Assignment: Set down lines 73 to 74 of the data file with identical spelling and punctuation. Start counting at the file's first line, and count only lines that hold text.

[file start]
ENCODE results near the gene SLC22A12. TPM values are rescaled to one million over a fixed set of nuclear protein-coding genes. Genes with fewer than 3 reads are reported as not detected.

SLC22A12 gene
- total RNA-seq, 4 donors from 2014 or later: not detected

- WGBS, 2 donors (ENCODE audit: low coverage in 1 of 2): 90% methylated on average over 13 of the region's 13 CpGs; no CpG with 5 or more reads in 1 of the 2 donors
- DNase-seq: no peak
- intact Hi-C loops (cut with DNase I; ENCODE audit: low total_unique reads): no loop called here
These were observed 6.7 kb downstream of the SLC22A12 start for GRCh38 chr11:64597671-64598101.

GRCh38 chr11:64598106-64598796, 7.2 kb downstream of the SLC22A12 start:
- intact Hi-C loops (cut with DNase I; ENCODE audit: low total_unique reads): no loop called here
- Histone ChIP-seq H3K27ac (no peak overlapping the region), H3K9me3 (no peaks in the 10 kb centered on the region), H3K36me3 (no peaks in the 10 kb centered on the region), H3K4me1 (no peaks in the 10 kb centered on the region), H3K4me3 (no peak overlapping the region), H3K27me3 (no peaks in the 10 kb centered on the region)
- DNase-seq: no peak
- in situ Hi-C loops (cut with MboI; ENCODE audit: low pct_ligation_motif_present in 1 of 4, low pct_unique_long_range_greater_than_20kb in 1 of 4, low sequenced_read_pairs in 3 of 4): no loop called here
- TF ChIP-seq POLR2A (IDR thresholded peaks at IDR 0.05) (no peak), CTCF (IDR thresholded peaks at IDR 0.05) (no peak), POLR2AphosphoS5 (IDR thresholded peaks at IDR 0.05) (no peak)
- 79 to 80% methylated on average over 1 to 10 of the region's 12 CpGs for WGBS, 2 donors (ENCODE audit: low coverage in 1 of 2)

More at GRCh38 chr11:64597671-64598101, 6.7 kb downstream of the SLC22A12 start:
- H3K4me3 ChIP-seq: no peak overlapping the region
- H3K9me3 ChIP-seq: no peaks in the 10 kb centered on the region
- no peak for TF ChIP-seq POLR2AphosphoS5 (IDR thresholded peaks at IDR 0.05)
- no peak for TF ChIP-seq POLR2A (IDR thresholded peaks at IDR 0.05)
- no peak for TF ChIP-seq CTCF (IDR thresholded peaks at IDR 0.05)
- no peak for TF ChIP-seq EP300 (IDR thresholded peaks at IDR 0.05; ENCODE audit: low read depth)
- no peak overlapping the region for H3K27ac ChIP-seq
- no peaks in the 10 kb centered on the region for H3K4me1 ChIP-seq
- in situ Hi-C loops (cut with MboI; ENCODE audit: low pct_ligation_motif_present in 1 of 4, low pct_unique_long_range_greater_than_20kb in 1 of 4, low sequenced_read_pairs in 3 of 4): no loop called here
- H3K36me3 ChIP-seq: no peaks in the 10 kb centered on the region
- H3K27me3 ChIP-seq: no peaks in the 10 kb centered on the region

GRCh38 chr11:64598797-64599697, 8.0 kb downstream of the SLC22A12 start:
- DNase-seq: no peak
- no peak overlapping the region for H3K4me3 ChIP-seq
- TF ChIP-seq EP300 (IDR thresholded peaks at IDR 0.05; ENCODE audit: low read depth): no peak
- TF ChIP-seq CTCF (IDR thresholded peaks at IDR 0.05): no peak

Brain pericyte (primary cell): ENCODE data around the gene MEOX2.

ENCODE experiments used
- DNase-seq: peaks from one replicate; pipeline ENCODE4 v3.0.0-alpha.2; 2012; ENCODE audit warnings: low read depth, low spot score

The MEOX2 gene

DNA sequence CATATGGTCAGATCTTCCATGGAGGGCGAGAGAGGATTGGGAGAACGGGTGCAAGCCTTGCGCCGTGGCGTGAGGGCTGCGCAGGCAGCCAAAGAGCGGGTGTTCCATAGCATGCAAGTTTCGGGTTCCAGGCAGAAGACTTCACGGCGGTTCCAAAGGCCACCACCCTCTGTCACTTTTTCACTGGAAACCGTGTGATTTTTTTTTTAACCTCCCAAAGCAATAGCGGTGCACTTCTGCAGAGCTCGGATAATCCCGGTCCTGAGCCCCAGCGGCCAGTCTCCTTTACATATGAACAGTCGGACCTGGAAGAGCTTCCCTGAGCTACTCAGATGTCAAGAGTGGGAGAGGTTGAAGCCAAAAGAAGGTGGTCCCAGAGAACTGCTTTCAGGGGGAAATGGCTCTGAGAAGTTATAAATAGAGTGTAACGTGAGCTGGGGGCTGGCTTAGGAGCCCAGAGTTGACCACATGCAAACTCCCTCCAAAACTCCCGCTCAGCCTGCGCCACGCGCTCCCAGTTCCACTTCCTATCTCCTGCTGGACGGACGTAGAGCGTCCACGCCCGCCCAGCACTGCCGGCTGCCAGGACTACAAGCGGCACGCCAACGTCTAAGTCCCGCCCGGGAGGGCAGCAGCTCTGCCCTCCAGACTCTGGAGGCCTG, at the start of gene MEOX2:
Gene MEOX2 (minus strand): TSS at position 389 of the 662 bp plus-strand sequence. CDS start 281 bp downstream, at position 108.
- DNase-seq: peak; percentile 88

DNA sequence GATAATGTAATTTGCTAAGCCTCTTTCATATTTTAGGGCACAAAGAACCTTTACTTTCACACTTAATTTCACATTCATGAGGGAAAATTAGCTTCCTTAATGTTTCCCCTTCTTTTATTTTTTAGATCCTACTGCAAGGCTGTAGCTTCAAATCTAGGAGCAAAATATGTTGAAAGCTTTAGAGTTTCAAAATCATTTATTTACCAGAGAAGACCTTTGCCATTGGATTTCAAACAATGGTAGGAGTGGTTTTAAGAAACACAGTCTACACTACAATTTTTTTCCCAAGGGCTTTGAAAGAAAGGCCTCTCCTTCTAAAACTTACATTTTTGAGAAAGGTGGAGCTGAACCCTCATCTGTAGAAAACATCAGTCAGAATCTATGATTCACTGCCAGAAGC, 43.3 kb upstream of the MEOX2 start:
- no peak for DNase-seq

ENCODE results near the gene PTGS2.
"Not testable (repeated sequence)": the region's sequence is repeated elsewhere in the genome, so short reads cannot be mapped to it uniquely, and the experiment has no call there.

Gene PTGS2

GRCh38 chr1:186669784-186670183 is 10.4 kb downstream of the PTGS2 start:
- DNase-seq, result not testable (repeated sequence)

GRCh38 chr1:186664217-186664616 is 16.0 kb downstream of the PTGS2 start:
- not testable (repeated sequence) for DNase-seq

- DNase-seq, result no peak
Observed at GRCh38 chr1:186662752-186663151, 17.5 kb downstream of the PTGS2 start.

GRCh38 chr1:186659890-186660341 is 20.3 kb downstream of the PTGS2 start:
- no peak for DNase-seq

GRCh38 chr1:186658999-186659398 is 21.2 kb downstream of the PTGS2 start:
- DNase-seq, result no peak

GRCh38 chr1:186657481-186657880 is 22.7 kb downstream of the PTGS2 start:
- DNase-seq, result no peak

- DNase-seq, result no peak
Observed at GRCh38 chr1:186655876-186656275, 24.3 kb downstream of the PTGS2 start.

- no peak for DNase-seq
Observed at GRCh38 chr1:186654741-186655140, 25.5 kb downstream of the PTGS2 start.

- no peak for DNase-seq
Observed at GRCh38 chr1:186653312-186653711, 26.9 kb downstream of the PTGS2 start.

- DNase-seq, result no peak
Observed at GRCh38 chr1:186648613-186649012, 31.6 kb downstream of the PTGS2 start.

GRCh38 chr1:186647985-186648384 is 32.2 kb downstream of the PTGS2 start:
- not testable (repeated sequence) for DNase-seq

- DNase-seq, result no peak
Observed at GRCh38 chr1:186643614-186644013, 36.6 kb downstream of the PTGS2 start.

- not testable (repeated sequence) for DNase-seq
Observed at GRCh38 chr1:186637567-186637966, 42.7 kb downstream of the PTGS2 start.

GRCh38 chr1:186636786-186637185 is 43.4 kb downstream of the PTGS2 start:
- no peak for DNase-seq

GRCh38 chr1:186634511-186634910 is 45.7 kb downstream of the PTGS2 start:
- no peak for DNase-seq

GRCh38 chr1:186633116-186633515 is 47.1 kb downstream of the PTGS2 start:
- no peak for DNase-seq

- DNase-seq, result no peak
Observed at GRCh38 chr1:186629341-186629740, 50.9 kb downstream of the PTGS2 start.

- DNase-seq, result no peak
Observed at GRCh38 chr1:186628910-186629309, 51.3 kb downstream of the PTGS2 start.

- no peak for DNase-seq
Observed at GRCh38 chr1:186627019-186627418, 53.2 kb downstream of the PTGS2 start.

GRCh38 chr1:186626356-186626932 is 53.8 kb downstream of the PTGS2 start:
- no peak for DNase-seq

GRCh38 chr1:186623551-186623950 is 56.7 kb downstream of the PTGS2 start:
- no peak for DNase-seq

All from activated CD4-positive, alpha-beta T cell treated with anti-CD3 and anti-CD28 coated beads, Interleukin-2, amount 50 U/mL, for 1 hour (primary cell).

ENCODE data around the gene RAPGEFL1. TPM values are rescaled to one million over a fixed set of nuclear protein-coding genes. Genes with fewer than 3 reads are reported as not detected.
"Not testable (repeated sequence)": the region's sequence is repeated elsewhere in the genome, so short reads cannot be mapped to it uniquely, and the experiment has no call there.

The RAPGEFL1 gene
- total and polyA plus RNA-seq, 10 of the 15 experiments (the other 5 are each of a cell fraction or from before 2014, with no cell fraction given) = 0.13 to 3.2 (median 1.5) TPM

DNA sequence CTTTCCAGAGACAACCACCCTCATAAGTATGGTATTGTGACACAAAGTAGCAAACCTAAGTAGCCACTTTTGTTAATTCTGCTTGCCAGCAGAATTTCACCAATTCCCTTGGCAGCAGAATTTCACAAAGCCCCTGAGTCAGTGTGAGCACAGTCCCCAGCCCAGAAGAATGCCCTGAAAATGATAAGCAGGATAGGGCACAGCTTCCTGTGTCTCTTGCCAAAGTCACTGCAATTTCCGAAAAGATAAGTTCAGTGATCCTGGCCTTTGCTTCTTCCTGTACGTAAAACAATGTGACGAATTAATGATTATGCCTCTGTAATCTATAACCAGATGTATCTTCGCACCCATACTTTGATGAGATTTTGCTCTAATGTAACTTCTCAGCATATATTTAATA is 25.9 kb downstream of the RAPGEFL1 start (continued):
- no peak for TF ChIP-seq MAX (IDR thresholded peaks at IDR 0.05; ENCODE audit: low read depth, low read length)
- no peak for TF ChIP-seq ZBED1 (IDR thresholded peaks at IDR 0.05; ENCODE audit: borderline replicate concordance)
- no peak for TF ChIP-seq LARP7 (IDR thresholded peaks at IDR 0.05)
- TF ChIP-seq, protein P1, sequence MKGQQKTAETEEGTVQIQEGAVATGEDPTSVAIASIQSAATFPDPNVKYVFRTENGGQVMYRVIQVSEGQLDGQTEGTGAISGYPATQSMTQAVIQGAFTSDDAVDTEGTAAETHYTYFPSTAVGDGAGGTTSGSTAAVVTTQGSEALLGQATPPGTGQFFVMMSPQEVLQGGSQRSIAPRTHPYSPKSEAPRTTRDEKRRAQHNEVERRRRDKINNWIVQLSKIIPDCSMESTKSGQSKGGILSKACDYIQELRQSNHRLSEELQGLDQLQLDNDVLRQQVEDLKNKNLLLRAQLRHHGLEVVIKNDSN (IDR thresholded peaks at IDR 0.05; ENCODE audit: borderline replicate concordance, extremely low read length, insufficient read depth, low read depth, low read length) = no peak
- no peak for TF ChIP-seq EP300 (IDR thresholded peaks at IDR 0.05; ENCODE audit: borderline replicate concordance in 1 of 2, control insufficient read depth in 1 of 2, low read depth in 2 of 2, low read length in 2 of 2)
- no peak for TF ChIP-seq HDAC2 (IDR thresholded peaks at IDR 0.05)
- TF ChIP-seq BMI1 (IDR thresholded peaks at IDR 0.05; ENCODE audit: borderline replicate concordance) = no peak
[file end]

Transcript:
- no peak for DNase-seq

GRCh38 chr1:186633116-186633515 is 47.1 kb downstream of the PTGS2 start: